Every time I think about the day we walked into the shelter and first saw Athena, the image of her laying on the concrete floor with her nose up to the metal door is what I always see. She was full of fear with urine in the corner of her kennel and dogs jumping and barking all around her. Among all of the great potential inside each and every other kennel, something drew B to Athena.
My eyes were flooded with tears when I approached him to say that I had had enough. I couldn't bare to be at the shelter any longer and see so many dogs begging for us to save them and take them home. I was about to tell him "let's go home, it's too sad here," but instead I found B sitting on the ground in front of Athena's kennel. She was a dog that I had passed by on my first walk through because her intake paper said "dog aggressive." We hadn't gone to the shelter to adopt a dog, just to look, so why fall in love with the one who may be the hardest for us to help.
Just as I was ready to walk out the door, B asked a shelter worker to see Athena out of her kennel. As the woman pulled the rope over Athena's head, a part of me was terrified. It was my first real encounter with a pit bull and even though I believed that pit bulls were good dogs from everything that I'd read online, I had never met one in person to see for myself.
Athena's leash was removed in the play yard as she showed us her love for the ball. She brought it back and forth to B to throw and I was able to pet her a few times. As we continued to play with Athena, something inside of me just knew that she was a special dog. We hadn't gone to the shelter to adopt, but I started to feel anxious that if we didn't put in paperwork for her, she might not be at the shelter the next day.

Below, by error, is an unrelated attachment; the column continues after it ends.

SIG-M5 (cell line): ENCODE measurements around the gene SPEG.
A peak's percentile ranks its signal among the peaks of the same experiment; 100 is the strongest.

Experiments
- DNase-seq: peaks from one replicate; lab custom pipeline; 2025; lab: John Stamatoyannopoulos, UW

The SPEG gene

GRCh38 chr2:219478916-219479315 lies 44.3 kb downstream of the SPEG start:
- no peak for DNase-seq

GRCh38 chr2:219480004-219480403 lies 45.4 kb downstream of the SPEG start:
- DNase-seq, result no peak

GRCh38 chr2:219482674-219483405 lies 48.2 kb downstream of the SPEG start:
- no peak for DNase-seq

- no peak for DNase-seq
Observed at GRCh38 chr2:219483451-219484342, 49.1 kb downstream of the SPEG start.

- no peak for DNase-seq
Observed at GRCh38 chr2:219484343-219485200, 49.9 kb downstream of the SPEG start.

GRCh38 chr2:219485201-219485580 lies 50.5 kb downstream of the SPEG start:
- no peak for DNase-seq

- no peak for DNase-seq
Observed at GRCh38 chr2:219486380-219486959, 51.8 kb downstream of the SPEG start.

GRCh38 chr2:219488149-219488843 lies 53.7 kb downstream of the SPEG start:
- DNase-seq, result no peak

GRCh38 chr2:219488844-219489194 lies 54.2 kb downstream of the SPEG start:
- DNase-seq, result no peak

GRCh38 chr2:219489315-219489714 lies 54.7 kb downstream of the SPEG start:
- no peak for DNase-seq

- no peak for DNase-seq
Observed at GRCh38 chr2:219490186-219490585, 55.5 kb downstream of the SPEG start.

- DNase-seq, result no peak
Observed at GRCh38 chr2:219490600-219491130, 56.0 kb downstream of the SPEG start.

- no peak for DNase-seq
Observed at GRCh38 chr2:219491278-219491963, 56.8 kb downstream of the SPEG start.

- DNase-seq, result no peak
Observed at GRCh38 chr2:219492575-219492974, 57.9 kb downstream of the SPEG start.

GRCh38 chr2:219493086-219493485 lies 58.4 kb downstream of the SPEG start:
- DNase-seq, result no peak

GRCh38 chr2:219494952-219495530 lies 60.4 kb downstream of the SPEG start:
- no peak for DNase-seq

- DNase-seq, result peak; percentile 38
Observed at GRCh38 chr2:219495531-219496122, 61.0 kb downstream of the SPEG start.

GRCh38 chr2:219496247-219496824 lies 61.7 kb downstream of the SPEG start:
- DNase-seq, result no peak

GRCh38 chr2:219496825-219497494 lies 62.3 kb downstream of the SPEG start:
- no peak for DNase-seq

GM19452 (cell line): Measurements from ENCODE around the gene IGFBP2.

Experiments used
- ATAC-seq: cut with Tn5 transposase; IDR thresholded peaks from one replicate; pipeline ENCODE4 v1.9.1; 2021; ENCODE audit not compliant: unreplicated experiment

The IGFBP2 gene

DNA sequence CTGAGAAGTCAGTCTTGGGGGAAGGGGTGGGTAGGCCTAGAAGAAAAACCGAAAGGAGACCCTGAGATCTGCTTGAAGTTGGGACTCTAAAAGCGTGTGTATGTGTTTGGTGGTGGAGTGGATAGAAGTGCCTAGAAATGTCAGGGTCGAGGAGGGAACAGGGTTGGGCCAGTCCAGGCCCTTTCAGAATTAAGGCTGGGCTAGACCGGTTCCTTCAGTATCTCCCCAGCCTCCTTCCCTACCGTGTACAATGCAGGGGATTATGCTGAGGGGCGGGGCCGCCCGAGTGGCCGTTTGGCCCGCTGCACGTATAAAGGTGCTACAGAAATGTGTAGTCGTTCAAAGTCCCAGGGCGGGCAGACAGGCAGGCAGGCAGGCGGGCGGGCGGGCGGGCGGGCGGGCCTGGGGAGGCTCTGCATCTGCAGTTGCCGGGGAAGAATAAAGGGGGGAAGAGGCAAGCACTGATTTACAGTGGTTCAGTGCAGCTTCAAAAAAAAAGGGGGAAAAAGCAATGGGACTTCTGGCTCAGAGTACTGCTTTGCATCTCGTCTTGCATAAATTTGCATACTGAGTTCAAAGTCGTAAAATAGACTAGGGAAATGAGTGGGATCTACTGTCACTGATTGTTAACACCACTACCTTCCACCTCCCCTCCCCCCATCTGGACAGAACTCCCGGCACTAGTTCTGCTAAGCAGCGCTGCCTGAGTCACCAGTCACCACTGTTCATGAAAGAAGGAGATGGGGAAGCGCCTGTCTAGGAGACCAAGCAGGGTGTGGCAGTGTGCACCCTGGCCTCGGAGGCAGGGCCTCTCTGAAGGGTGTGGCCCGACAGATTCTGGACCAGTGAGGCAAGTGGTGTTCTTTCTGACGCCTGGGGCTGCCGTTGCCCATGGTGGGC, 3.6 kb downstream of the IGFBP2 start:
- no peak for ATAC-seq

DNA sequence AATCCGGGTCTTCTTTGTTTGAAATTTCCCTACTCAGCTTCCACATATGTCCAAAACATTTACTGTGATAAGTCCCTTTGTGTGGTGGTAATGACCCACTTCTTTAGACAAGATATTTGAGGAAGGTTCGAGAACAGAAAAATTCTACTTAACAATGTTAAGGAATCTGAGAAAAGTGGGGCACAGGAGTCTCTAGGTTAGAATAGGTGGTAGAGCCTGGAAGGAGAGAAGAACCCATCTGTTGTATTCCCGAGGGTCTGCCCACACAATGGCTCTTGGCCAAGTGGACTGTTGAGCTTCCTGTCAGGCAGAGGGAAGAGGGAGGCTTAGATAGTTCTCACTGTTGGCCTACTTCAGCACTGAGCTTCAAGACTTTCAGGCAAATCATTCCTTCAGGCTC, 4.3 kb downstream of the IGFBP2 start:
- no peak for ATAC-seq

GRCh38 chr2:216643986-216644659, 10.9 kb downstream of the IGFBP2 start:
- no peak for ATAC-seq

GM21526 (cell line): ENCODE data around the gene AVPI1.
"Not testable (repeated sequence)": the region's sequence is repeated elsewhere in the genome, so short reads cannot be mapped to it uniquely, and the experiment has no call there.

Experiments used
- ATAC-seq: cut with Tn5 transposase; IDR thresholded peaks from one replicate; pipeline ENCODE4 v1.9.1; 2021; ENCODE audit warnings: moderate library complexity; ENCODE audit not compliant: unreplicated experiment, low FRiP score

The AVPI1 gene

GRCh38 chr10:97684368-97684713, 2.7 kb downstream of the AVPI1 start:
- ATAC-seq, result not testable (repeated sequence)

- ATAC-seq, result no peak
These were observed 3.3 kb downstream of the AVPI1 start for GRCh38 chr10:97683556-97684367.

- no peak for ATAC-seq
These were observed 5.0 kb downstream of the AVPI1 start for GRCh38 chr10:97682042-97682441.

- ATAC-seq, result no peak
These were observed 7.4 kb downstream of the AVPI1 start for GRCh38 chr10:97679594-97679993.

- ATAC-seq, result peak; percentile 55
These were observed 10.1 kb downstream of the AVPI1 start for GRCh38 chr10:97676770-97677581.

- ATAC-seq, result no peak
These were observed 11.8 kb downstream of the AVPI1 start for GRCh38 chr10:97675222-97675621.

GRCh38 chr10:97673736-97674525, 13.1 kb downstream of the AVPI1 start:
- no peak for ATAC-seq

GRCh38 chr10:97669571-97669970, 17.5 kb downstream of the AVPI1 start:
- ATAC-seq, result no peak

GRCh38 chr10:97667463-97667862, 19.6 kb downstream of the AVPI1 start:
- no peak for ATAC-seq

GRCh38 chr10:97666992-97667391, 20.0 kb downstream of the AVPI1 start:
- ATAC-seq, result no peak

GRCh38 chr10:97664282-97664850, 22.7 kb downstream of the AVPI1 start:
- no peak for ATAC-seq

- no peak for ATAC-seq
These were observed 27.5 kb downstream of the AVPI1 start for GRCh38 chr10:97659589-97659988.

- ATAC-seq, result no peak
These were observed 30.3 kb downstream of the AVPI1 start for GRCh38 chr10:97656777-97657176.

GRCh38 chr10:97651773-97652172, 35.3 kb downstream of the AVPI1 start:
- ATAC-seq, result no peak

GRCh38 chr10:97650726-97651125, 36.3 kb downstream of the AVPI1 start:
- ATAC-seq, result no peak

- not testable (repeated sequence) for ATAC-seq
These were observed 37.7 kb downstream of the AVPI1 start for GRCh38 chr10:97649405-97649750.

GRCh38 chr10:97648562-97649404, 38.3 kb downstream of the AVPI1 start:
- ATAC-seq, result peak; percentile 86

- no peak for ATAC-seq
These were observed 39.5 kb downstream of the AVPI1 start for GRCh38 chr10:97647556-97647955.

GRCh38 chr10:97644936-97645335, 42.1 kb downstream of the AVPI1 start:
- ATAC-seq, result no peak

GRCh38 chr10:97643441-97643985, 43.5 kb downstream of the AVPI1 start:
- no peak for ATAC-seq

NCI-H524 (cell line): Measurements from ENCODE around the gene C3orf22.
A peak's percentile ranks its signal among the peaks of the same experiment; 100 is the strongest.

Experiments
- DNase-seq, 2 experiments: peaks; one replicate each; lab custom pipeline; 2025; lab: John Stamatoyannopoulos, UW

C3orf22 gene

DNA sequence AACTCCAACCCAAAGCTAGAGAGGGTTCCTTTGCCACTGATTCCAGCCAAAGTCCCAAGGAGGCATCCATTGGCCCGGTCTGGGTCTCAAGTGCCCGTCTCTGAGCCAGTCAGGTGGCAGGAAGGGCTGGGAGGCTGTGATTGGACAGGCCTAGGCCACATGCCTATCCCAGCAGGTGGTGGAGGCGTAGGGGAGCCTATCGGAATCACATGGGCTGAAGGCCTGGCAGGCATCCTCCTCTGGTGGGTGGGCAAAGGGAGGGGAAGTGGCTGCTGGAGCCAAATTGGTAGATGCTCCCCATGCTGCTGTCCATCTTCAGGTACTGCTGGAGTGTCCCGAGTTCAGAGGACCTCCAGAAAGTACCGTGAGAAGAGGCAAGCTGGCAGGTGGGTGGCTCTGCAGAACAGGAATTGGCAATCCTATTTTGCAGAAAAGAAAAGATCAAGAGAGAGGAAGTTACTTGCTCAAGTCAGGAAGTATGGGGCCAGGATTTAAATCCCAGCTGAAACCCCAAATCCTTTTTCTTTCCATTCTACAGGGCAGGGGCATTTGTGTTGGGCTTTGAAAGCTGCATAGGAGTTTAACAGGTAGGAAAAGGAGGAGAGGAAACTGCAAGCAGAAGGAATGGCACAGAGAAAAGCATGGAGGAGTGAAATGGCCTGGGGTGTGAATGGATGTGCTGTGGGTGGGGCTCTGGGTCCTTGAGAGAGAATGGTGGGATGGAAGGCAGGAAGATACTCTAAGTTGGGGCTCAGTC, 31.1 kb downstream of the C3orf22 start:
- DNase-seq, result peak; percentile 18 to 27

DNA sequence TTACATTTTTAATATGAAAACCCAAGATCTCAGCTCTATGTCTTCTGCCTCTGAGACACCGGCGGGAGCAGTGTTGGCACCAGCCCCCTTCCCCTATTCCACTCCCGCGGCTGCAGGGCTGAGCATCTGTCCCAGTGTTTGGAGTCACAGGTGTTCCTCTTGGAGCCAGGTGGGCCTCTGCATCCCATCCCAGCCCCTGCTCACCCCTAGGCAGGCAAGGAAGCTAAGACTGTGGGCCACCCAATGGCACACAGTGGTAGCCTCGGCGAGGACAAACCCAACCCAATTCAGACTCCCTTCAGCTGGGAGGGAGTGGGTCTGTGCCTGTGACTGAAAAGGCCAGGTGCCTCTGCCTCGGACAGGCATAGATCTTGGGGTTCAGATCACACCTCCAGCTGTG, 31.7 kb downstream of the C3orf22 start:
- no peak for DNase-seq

Of course the shelter worker thought that we were serious potential adopters, so she gathered more information about Athena's "dog aggressive" label. We learned that Athena originally got to the shelter as a stray and then was adopted by a family who returned her after two weeks because she was aggressive towards their other dog. We were assured that Athena showed no signs of aggression during shelter play groups and that there may have been something else that caused the family to return her. Being new to dog ownership, I was still a bit hesitant about the aggressive label, but of course B assured me that everything would be alright.
Even with all of my jitters and feelings of "OMG--we're going to adopt a pit bull-- maybe TODAY!" it was me who begged B to put in an application for Athena. I was so nervous that if we didn't make our decision right then and there (which happened to be 30 minutes before the shelter closed), we wouldn't get Athena. The shelter told us that they would consider our application among any other applicants and would give us a call the next day. Of course I figured that we had a slim chance seeing as we were first time dog owners, let alone being first time pit bull owners.
I remember calling my mom as soon as we got in the car and breaking the news to her that we put in an application for a dog...and it was a pit bull. Being the wonderfully supportive mom that she is, she was happy for B and I and a bit of my worry went away. The next day B got the call from the shelter saying that Athena was ours and we could pick her up in the afternoon. We rushed to the nearest Petsmart and followed a kind trainer around the store as she filled our cart with the essentials seeing as we had no idea what we were doing or how to prepare for a new dog.
Once at the shelter, we were given all of the details about Athena's medications, microchipping, kennel cough, vetting, return policy, etc. and I started to freak out again. I honestly didn't know that adopting a dog would be so official and I had doubts about whether or not we would actually be cut out for dog ownership.
Athena was finally brought out to the lobby and her leash was handed off to us. I remember a comment made by a shelter worker as we waved them goodbye. She said, "oh, you've got to watch out for that one, she's alpha." Such a delicate goodbye that surely added to the knots in my stomach and the feeling that we were in over our heads.
But here we are, 353 days later and I couldn't be happier. With a lot of love and training, Athena has turned into an amazing dog and friend and I owe it all to B for looking into her sad eyes that day at the shelter and choosing her to be our heart dog.